Cici arranges to have Victoria stay with her and her family, because there is a war on and people are probably taking in all kinds of war orphans and hobos and whatnot, so nobody is too concerned about Victoria’s seemingly non-existent family. Besides, Cici’s got heavier stuff on her mind- she too is having problems in school and is not going to be allowed to graduate with her 8th grade class unless she passes an important science exam. Instead of studying, Cici is planning on taking the easy way out after she learns that the teacher’s 19 year old delinquent son, Ted,  has a crush on her and is willing to steal a copy of the answers- for a price. When he ups the price after she refuses to “put out” (DID I MENTION THAT SHE IS IN THE 8TH GRADE?? INAPPROPRIATE!)  she resorts to stealing money out of the USO contribution box, which results in more mayhem when she is caught. At this point even Cici has had enough and wants to confess, but her parents are more concerned about “not causing a scandal” and are willing to cover for her. In the meantime there is an air raid drill and Victoria runs smack into a wall as she scrambles around to help with the black-out shutters and gives herself a concussion. When she awakens, she is on the train pulling in to the (new) Penn Station, once again in the 1970s.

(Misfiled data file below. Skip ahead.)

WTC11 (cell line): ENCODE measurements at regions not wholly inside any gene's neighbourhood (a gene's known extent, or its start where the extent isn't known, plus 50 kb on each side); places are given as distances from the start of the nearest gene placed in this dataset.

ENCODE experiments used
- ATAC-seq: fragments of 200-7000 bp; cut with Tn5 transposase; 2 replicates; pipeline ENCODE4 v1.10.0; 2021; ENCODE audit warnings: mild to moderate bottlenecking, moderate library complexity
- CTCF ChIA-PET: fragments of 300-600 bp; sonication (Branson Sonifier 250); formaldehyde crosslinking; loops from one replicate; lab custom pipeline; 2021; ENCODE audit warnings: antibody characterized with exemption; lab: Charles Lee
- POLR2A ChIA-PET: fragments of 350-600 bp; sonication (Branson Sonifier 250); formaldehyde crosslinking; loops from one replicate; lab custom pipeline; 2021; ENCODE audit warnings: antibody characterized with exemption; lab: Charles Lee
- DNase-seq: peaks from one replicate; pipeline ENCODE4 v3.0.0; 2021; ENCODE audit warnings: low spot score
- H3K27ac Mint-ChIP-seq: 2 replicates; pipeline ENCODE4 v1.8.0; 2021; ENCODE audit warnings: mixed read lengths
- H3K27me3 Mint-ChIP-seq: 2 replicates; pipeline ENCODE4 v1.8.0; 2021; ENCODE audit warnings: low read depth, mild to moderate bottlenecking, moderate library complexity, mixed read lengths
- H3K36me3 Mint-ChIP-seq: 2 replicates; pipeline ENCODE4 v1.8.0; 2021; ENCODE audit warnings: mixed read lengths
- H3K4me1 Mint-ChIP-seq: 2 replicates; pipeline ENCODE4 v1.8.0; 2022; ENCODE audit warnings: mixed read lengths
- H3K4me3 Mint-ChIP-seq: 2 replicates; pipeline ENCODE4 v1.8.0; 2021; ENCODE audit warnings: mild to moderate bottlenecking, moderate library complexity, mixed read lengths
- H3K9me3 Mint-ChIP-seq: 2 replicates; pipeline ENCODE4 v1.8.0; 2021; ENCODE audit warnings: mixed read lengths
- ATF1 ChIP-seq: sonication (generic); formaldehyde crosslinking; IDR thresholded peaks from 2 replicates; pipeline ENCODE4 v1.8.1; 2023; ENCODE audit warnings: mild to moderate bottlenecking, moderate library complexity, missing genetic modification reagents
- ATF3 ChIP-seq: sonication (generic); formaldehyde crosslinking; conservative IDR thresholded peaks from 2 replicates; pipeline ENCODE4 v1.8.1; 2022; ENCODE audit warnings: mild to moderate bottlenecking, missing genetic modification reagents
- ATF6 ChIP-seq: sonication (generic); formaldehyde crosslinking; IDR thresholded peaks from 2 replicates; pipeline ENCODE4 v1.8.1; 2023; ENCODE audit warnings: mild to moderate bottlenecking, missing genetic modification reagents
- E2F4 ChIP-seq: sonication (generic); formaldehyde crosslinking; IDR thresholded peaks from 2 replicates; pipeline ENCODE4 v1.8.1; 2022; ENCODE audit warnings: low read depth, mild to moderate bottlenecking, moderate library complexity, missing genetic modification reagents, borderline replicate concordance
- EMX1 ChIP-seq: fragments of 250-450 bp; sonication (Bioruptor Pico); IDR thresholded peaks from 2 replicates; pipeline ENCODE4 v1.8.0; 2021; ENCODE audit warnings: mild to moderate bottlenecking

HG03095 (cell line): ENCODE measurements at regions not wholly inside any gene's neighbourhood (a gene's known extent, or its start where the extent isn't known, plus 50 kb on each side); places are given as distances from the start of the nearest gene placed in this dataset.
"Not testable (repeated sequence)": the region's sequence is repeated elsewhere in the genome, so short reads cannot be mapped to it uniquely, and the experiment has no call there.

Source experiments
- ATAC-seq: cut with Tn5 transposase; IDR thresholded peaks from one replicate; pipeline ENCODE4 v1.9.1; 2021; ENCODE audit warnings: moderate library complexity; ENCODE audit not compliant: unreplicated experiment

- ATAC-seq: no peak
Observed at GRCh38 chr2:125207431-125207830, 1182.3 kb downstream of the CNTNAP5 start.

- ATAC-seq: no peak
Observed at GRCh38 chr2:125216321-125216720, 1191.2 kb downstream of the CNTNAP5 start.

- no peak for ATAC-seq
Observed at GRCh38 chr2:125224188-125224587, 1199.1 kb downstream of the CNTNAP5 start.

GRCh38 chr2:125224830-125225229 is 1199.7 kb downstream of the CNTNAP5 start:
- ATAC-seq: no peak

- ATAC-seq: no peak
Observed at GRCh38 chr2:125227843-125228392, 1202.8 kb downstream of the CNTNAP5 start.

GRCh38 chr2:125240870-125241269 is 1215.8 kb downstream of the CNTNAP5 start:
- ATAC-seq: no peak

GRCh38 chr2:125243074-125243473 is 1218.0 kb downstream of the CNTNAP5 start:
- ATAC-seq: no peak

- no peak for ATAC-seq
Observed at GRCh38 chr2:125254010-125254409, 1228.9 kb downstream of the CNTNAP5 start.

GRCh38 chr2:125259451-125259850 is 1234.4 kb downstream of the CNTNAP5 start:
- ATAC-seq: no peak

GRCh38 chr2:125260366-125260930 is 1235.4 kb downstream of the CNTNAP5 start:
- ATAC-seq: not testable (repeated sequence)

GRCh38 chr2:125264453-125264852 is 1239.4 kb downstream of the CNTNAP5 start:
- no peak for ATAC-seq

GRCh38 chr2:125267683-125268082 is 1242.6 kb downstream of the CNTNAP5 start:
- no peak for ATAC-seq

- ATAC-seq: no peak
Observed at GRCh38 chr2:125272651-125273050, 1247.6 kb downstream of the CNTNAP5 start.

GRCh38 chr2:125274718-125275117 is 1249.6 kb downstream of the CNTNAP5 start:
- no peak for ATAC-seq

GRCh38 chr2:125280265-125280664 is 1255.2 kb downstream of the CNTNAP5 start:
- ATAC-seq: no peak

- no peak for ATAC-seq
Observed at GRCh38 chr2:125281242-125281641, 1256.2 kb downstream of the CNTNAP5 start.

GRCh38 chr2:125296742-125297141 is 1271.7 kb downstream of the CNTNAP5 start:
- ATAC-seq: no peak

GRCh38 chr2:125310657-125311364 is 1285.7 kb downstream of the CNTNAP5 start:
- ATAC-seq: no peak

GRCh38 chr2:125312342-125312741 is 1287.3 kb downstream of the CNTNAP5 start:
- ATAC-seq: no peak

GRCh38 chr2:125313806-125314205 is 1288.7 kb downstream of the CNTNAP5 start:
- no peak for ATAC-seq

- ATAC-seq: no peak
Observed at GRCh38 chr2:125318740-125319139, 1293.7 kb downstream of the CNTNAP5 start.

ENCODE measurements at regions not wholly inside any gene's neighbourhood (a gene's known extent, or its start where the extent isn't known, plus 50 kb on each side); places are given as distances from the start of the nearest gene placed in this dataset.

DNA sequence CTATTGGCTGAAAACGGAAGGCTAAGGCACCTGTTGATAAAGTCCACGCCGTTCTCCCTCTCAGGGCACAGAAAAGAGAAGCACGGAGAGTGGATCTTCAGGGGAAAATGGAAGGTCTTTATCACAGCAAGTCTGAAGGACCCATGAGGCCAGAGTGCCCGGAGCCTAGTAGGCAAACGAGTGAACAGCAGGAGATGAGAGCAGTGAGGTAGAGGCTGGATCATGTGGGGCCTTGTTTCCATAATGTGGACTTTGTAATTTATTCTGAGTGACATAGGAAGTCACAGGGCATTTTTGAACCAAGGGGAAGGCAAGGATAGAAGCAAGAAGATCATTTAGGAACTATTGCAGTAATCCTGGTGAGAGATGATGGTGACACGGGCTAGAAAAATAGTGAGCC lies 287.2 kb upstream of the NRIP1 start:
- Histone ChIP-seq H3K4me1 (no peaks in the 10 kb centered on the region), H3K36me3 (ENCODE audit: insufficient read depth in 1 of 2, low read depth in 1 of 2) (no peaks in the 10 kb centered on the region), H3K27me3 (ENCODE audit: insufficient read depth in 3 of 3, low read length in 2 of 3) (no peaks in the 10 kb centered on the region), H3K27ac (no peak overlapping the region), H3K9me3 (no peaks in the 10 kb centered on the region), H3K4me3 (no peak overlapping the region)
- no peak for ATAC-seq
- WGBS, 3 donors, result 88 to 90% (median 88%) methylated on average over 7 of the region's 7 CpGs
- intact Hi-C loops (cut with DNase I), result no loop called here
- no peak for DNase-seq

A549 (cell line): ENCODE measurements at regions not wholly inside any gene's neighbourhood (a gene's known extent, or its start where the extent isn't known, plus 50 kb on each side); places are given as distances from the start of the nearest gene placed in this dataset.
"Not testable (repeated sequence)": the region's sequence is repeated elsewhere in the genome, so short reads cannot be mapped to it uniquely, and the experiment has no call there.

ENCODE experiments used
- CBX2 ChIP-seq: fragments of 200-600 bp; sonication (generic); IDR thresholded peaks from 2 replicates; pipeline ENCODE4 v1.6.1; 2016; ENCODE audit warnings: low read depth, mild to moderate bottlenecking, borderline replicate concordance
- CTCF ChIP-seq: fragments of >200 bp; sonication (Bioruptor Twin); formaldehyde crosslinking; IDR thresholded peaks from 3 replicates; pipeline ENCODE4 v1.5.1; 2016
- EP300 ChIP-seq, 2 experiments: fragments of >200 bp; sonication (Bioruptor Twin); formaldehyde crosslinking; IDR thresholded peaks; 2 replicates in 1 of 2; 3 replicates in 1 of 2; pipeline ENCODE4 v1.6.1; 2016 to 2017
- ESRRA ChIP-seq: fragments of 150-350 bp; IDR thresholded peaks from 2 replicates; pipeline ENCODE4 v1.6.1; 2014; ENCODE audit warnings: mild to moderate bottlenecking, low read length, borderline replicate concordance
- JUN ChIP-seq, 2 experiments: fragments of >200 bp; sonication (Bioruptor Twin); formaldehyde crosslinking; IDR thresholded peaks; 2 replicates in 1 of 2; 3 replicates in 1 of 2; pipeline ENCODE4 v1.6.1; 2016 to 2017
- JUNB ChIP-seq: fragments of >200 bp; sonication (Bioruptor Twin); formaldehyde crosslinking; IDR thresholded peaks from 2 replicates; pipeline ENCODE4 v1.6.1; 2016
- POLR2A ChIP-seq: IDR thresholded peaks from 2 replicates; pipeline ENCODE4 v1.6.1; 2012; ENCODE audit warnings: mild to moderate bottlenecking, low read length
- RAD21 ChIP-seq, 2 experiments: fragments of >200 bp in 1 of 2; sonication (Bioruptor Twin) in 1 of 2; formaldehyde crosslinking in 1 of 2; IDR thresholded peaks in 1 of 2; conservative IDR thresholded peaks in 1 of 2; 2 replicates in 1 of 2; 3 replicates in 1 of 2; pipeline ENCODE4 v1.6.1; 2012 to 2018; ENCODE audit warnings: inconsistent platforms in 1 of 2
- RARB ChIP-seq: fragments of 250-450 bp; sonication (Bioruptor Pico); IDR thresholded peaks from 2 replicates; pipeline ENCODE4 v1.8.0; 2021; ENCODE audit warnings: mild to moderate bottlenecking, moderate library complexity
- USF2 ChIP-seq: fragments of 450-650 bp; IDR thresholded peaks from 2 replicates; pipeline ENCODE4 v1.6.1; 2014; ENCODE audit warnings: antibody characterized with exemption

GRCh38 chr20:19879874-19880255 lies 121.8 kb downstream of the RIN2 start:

Of course, through her experience she has developed a deeper understanding concerning her Mother and a greater appreciation for mature behavior… but there is still the matter of the meeting with her principle and looming expulsion. But! It turns out that the principle is delinquent Ted! Because Cici/Mrs. Martin didn’t rat him out and took the blame for the stolen test all those years ago, she is able to emotionally blackmail him into keeping Victoria at Brendon. So it wasn’t all a dream after all! Blueberry pancakes for everyone!

Like many YA works of its era, Hangin’ Out With Cici has a certain casual attitude towards teenage sex and drug use- even the scenes set in 1944 are surprisingly racy: Cici takes Victoria to a make-out party, and shows her a Tijuana Bible featuring Edward VIII and Wallis Simpson. They also plan to sneak into Cici’s brother’s room to steal his copy of Tropic of Cancer, which Victoria is less-than-excited about, since in 1977 a copy of The Joy of Sex graces every sophisticated Manhattanite’s coffee table.